Australian Health Practitioner Regulation Agency

National drug screening protocol

18 Nov 2015

There are health practitioners with a history of substance misuse who have restrictions placed on their registration. These restrictions are generally designed to keep the public safe while the practitioner remains in practice.

When restrictions are placed on a health practitioner’s registration, AHPRA monitors the practitioner to make sure they are complying with the restrictions. This process is referred to as ‘monitoring and compliance’.

From November 2015, all health practitioners who have restrictions placed on their registration by the Board as a result of past substance misuse will have routine quarterly hair testing, in addition to random urine testing. Routine hair testing provides additional information about the use of a wide range of drugs, over a longer time period. It therefore provides greater assurance to the Board that the practitioner is not impaired as a result of ongoing substance misuse.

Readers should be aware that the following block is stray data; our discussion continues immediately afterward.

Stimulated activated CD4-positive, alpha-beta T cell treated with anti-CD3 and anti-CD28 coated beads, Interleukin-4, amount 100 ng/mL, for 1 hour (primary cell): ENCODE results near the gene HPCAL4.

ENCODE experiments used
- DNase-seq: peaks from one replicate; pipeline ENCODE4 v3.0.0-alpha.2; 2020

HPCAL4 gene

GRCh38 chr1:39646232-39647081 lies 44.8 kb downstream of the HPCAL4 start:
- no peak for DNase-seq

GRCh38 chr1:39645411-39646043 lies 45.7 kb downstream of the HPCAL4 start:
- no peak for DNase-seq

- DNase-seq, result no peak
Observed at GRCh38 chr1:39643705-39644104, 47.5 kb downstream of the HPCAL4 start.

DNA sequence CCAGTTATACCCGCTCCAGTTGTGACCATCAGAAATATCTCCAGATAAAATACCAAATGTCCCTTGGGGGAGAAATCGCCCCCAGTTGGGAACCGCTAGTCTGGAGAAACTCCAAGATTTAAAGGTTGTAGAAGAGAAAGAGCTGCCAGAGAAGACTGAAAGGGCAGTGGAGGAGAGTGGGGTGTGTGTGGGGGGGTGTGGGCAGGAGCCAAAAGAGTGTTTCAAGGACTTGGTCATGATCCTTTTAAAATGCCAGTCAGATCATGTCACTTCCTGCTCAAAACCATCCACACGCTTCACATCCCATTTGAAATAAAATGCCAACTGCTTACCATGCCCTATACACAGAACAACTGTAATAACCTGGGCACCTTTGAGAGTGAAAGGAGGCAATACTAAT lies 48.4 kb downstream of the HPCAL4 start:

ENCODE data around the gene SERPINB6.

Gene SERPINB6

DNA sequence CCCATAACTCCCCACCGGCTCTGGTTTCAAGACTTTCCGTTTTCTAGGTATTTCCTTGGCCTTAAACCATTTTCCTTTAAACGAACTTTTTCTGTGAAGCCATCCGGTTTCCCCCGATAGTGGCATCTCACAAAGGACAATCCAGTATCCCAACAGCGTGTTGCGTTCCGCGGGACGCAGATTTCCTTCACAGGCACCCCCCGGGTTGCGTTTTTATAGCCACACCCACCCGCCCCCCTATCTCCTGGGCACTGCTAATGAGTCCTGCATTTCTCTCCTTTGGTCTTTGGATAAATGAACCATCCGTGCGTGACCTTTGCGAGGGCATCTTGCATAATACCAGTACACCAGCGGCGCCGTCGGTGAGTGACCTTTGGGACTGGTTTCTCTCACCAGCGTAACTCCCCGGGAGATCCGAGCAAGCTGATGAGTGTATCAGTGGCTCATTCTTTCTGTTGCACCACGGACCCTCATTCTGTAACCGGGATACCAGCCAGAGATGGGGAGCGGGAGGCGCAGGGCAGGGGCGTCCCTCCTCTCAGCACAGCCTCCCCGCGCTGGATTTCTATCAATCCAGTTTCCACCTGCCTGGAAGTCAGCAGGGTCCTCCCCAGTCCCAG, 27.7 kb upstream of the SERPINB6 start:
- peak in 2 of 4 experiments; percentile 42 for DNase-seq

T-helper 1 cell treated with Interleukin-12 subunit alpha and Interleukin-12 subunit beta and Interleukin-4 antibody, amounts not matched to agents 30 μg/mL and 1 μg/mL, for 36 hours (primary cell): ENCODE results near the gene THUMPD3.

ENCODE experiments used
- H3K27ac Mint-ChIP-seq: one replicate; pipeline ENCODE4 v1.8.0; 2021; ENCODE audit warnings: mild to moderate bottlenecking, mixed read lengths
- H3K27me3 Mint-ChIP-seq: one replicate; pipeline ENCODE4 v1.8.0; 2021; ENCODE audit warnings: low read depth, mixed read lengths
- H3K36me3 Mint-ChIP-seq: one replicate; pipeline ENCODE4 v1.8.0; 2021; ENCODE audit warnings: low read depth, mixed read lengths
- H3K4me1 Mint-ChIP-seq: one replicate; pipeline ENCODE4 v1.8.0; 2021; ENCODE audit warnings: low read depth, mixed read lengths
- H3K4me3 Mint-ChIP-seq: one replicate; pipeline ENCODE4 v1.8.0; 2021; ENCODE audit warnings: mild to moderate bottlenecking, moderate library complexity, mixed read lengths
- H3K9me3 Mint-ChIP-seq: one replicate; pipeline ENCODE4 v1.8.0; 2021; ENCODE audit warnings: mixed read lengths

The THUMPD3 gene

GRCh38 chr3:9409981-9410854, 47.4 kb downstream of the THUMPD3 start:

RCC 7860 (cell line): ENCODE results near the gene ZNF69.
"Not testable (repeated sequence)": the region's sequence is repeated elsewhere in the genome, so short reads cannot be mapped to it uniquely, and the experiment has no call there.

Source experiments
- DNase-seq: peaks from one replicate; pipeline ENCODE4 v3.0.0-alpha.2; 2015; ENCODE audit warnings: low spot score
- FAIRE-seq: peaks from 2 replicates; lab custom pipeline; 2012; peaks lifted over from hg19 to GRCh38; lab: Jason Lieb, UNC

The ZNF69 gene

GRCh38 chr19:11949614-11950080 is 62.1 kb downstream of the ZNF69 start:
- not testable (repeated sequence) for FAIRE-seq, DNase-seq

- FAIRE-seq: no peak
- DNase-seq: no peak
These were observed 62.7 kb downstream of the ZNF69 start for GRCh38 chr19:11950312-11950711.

The introduction of routine hair testing is based on expert advice about modern drug screening methods. Using contemporary scientific evidence and the advice of an expert panel, National Boards and AHPRA will manage the risk associated with practitioners with a history of substance misuse.  


As required by the National Law1, National Boards will pay the costs of testing required to assess a practitioner, where that testing is required as part of a health assessment required by the Board.

Health practitioners will pay for ongoing screening costs, including the cost of hair testing which is currently $825 including GST per test.

This funding model, which requires health practitioners to pay for the cost of ongoing screening, recognises that health practitioners who have restrictions on their registration linked to past substance misuse are able to continue to work while being monitored and therefore can earn an income.

Boards have approved a policy whereby in instances of proven financial hardship, they may bear the cost of ongoing screening.

More information

More about the assessment and management of practitioners whose health impairment may pose a risk to the health and safety of the public is published online:

Download a PDF of this Media statement - National drug screening protocol - 18 November 2015 (51.7 KB,PDF)

1 The Health Practitioner Regulation National Law, as in force in each state and territory

Page reviewed 18/11/2015